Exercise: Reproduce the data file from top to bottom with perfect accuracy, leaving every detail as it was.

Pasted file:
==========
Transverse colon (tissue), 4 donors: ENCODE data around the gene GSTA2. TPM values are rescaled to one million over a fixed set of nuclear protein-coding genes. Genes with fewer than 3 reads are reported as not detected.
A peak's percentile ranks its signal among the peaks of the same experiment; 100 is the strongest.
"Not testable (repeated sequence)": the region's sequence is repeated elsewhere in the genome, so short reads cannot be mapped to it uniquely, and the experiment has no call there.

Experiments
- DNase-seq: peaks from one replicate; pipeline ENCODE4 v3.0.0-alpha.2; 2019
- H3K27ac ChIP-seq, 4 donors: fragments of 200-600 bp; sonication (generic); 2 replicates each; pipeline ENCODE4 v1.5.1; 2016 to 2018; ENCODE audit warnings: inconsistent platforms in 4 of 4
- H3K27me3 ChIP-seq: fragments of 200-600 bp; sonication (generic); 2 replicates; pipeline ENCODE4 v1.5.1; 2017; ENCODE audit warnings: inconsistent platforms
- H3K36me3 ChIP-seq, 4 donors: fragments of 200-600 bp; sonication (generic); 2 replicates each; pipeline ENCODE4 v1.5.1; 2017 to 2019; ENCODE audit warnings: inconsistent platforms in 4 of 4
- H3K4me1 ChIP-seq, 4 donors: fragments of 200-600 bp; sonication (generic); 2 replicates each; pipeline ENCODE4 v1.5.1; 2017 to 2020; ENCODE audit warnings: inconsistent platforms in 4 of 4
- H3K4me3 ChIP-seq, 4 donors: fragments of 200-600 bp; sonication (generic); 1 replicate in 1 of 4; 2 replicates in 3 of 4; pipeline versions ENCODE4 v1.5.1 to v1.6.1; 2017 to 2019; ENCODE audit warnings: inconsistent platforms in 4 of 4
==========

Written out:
Transverse colon (tissue), 4 donors: ENCODE data around the gene GSTA2. TPM values are rescaled to one million over a fixed set of nuclear protein-coding genes. Genes with fewer than 3 reads are reported as not detected.
A peak's percentile ranks its signal among the peaks of the same experiment; 100 is the strongest.
"Not testable (repeated sequence)": the region's sequence is repeated elsewhere in the genome, so short reads cannot be mapped to it uniquely, and the experiment has no call there.

Experiments
- DNase-seq: peaks from one replicate; pipeline ENCODE4 v3.0.0-alpha.2; 2019
- H3K27ac ChIP-seq, 4 donors: fragments of 200-600 bp; sonication (generic); 2 replicates each; pipeline ENCODE4 v1.5.1; 2016 to 2018; ENCODE audit warnings: inconsistent platforms in 4 of 4
- H3K27me3 ChIP-seq: fragments of 200-600 bp; sonication (generic); 2 replicates; pipeline ENCODE4 v1.5.1; 2017; ENCODE audit warnings: inconsistent platforms
- H3K36me3 ChIP-seq, 4 donors: fragments of 200-600 bp; sonication (generic); 2 replicates each; pipeline ENCODE4 v1.5.1; 2017 to 2019; ENCODE audit warnings: inconsistent platforms in 4 of 4
- H3K4me1 ChIP-seq, 4 donors: fragments of 200-600 bp; sonication (generic); 2 replicates each; pipeline ENCODE4 v1.5.1; 2017 to 2020; ENCODE audit warnings: inconsistent platforms in 4 of 4
- H3K4me3 ChIP-seq, 4 donors: fragments of 200-600 bp; sonication (generic); 1 replicate in 1 of 4; 2 replicates in 3 of 4; pipeline versions ENCODE4 v1.5.1 to v1.6.1; 2017 to 2019; ENCODE audit warnings: inconsistent platforms in 4 of 4